April 29, 2022
Explainer

E-commerce financing: how online businesses can fuel growth with working capital

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There are likely over one million e-commerce businesses in the United States alone. And this is just an estimate because the exact number is hard to pinpoint since it fluctuates so often. Even so, with those numbers, you’d think that banks would be lining up to offer business loans and credit cards to e-commerce businesses but unfortunately that’s not the case. Many new e-commerce businesses struggle to take off and maintain a steady stream of revenue since it's difficult for them to access traditional funding.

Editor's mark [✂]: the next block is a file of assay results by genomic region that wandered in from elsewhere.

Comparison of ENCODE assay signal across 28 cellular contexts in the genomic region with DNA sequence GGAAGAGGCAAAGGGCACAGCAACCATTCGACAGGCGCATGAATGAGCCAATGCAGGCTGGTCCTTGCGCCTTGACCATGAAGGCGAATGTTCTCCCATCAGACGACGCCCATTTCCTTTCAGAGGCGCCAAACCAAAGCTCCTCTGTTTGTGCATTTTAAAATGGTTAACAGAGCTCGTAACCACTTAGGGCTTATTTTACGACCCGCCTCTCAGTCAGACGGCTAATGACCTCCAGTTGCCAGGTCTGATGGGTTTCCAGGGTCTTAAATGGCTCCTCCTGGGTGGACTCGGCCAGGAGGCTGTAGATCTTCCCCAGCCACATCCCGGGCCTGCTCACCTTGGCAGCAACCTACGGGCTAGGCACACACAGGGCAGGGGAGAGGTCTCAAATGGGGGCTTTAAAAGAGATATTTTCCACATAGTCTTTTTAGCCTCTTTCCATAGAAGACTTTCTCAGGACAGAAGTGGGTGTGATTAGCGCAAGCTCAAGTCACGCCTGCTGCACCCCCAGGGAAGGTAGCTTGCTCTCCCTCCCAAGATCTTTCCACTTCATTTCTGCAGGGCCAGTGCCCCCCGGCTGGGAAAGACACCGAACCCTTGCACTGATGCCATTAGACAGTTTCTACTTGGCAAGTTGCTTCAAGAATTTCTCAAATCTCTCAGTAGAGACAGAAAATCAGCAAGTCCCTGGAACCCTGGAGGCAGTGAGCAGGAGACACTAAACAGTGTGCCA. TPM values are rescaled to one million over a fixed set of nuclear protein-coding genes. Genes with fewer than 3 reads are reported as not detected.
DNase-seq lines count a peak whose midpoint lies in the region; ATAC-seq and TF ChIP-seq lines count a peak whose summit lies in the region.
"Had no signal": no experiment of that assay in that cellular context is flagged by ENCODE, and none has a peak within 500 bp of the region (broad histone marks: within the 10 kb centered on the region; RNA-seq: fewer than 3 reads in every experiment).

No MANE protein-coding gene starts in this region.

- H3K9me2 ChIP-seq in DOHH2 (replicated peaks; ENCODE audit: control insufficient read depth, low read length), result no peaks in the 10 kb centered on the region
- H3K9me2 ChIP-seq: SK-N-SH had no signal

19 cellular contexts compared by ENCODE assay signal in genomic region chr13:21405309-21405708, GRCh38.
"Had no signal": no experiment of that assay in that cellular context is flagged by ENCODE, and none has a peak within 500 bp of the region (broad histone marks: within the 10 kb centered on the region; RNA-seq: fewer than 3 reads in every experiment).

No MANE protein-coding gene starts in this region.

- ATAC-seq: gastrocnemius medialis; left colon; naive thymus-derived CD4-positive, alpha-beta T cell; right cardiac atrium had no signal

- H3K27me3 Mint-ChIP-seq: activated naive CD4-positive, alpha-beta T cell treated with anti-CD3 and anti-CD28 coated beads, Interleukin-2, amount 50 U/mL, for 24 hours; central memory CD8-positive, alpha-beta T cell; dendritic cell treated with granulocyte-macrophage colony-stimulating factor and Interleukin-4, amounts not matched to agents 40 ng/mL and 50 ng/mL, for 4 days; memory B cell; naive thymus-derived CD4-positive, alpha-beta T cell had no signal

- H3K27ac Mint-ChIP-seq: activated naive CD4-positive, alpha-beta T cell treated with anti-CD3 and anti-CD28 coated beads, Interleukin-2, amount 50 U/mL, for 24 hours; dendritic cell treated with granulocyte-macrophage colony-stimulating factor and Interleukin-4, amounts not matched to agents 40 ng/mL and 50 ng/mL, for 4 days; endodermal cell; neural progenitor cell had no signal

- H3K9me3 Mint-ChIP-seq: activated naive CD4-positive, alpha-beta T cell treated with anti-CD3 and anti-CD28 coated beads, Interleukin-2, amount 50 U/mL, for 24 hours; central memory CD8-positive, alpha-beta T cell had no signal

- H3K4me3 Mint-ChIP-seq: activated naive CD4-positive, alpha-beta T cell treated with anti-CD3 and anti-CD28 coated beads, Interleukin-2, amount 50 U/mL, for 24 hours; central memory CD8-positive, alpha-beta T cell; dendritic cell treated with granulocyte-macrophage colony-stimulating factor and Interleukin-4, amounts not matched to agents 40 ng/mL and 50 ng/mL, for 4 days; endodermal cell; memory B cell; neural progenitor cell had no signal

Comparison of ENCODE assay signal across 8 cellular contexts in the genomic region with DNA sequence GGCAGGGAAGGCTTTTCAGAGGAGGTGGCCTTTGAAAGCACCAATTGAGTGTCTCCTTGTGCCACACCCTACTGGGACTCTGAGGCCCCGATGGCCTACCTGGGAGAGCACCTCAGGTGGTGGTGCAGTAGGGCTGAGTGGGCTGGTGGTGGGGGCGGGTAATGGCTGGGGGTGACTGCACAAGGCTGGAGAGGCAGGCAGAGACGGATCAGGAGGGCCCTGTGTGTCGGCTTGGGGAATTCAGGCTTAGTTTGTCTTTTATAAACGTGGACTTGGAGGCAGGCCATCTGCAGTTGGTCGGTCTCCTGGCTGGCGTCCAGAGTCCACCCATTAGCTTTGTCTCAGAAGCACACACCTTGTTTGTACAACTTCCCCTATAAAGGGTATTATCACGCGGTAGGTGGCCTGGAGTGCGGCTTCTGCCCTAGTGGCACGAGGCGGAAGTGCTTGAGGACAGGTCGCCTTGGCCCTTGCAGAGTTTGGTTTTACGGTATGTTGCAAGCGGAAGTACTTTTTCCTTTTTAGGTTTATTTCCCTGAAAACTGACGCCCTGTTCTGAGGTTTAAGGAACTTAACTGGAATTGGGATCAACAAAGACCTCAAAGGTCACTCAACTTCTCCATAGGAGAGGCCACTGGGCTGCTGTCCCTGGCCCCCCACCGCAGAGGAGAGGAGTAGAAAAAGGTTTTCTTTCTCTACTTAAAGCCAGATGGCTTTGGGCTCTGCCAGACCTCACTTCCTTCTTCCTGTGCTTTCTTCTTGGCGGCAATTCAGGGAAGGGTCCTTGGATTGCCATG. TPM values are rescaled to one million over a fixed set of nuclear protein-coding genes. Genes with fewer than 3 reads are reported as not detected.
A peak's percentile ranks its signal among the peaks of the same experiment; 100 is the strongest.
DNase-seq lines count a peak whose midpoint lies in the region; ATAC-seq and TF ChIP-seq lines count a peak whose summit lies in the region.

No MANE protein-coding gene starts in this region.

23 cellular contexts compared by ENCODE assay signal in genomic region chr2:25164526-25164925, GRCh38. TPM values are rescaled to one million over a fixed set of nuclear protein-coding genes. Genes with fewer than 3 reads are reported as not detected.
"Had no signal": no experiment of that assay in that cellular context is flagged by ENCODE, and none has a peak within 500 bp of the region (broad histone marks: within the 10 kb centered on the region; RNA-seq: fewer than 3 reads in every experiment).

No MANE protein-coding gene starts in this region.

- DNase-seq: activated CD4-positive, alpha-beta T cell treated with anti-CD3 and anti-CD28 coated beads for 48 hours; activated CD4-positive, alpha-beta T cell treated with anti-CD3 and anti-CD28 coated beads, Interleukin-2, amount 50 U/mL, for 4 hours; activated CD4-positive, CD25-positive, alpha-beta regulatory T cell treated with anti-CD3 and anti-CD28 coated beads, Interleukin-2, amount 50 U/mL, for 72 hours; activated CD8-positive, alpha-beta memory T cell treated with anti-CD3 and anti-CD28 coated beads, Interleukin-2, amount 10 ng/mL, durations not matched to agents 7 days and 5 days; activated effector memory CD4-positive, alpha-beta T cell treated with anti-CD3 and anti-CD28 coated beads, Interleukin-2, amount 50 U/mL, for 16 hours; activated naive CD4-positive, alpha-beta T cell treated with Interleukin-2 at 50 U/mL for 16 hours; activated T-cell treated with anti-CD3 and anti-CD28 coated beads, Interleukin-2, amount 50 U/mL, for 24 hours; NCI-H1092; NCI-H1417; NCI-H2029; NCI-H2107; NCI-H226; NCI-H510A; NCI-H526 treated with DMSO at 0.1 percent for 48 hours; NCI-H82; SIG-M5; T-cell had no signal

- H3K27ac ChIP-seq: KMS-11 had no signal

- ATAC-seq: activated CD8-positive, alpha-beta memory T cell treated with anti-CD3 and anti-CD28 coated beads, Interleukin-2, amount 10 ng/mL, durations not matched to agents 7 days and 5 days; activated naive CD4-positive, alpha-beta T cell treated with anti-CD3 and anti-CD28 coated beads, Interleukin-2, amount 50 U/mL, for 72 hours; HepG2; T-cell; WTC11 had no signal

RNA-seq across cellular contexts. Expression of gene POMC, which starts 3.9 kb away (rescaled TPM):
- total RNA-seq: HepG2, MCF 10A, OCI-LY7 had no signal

So when it comes time to look for outside working capital, e-commerce businesses need to get creative. In this article, we're going to outline some of the most popular funding options for e-commerce specifically, the challenges with those options, and what exactly you can fund with this working capital.

What is e-commerce financing? + the unique challenges it presents

E-commerce financing is a loan, line of credit, or other form of funding intended for online merchants. Funding for an e-commerce business can come in many forms. Like most industries, companies in the e-commerce space need funding to run their operations, purchase inventory, and market their services. Advertising and promotions are costly, particularly in the early stages when the company is trying to get their brand out there.  

The disadvantage that e-commerce businesses have when applying for traditional bank loans is that they don’t typically have “hard assets” that can be used as collateral. They also operate with small margins, so most of the incoming revenue goes back out for manufacturing or sourcing. That’s a red flag for traditional banks that want to see actual cash on hand.